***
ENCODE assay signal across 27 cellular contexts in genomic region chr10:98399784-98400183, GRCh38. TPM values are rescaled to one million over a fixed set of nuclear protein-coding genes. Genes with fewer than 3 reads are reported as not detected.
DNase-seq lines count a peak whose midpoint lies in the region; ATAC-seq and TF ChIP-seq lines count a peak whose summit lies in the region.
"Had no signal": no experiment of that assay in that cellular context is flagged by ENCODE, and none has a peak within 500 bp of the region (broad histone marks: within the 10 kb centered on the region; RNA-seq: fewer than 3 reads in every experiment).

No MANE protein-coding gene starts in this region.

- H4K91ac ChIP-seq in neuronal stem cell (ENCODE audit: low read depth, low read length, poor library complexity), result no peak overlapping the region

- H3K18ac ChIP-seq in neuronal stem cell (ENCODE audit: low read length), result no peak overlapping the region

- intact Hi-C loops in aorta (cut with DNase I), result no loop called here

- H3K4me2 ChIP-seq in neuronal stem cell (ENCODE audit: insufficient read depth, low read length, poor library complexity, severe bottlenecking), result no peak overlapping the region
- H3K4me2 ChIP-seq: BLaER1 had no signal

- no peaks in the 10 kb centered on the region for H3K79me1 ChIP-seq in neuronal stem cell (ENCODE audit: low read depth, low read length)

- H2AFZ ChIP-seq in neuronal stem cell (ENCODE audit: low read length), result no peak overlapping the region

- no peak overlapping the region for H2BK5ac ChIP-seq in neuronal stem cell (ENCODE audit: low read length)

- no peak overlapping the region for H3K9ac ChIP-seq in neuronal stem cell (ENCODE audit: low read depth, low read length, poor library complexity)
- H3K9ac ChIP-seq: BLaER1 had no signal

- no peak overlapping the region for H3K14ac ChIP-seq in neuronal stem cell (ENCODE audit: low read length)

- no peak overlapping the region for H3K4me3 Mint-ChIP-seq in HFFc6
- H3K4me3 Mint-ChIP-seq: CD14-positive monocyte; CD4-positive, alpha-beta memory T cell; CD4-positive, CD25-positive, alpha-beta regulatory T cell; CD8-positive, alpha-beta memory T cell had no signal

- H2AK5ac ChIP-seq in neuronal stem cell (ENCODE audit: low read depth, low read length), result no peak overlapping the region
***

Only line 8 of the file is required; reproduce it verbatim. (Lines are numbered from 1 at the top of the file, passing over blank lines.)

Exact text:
- H3K4me2 ChIP-seq in neuronal stem cell (ENCODE audit: insufficient read depth, low read length, poor library complexity, severe bottlenecking), result no peak overlapping the region